The National Campaign to Prevent Teen and Unplanned Pregnancy and Bedsider (link) are challenging people all over the country to have an open, honest conversation about birth control and to speak positively about what birth control makes possible for our society. After all, says National Campaign CEO Sarah Brown, “if we can’t talk about contraception, how can we expect people to be comfortable using it?”

So, in the spirit of saying thanks for all that birth control has done for us, please join us TODAY, November 12TH, in sharing why we are thankful for contraception!
You can share a picture, note, or even a video on our Facebook page and use the hashtag #thxbirthcontrol in your message.

Need some help getting started?  Check out this great video, share one of Bedsider’s #thxbirthcontrol postcards, or search the #thxbirthcontrol hashtag on Facebook to see what others have to say!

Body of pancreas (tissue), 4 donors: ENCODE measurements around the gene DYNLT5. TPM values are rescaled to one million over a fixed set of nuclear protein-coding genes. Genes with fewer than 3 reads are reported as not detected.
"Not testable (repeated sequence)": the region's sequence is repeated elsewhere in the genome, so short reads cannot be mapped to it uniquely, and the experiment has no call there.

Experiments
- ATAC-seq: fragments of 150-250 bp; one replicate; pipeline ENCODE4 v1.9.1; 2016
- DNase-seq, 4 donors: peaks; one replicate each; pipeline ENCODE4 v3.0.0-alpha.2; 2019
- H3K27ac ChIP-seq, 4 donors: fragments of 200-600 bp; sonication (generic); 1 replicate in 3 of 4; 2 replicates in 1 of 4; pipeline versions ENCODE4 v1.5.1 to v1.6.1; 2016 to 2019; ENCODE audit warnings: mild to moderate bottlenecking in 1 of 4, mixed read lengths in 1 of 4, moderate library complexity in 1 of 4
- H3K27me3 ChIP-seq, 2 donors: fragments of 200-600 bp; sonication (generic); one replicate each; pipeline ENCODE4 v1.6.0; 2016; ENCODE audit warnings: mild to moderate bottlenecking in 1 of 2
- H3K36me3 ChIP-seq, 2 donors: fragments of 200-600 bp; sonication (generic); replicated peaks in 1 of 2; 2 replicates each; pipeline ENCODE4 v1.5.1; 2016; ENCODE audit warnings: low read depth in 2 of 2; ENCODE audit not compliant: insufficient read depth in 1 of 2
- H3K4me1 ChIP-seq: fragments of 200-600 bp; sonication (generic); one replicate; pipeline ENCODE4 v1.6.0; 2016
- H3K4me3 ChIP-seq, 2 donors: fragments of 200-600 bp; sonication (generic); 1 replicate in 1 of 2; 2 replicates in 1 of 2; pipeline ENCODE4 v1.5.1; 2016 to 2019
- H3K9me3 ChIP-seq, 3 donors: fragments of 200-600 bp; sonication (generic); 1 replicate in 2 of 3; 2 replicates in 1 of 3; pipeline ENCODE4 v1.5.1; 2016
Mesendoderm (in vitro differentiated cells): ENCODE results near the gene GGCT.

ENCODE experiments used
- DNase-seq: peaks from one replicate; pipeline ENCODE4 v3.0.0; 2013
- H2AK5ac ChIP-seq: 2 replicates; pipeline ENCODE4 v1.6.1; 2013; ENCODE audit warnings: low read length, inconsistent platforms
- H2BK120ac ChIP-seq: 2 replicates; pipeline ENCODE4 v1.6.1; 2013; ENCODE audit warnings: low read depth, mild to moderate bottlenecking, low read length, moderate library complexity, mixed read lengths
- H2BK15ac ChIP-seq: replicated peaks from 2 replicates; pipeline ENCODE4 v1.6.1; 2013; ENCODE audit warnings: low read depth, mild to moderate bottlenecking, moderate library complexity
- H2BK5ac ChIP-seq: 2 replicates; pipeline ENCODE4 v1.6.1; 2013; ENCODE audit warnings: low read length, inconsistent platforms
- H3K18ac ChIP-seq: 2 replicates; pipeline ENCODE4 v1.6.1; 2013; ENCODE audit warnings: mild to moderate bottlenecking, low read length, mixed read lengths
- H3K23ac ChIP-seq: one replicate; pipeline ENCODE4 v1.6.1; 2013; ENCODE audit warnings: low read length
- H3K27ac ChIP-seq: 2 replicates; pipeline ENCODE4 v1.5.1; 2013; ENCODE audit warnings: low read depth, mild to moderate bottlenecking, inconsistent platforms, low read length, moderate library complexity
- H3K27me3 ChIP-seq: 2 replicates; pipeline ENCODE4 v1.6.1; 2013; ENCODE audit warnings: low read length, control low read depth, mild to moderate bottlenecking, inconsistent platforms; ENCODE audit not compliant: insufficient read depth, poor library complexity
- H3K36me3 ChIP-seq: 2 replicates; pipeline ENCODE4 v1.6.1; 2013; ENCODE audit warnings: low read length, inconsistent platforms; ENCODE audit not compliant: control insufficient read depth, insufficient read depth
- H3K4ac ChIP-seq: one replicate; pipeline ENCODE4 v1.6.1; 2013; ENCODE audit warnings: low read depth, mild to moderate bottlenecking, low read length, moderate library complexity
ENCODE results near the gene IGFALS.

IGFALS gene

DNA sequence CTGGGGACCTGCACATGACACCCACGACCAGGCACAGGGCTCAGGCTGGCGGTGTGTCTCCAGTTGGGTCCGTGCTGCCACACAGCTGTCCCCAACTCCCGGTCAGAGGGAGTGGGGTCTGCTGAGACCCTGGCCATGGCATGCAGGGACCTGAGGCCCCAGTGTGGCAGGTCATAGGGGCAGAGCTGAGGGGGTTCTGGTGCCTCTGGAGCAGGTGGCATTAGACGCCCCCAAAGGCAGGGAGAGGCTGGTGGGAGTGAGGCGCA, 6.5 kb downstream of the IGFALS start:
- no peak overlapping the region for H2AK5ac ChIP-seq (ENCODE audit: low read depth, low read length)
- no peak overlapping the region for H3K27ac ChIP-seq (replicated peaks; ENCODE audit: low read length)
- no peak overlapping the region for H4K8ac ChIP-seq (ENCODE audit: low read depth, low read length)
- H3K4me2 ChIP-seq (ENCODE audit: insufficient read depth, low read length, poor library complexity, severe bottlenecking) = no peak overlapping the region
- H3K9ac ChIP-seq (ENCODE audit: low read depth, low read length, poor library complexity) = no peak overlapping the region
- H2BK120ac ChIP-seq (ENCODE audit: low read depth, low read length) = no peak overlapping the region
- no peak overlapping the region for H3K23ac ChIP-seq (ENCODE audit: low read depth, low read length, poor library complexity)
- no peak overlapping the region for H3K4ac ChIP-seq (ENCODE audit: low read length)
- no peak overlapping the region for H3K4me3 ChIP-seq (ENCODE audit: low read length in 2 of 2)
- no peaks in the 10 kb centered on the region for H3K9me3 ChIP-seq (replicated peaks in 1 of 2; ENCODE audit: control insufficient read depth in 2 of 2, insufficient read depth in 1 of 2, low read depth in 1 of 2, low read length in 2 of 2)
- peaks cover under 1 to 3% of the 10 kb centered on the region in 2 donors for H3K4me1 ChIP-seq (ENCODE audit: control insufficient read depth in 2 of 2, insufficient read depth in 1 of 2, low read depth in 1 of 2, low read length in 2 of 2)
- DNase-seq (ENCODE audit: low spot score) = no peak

Here’s what some of our friends had to say: Continue reading

Don’t Be Scared ~ Emergency Contraception is Here

It’s Halloween! Zombies and vampires can be spooky but few things are as anxiety inducing as a pregnancy scare. But have no fear. Emergency contraception (EC) is now available over the counter to anyone, of any age, without an ID.

Here’s what you need to know about getting EC to help prevent an unplanned pregnancy. Continue reading

Abortion in Maine — Protecting Access to a Safe, Legal Procedure

This week, we feature testimony given at a Judiciary Committee hearing regarding LD 1339 and LD 760 – bills that would restrict access to abortion in Maine.

These bills will come up for a vote this week, please call your legislators and ask them to reject any further restrictions to abortion services.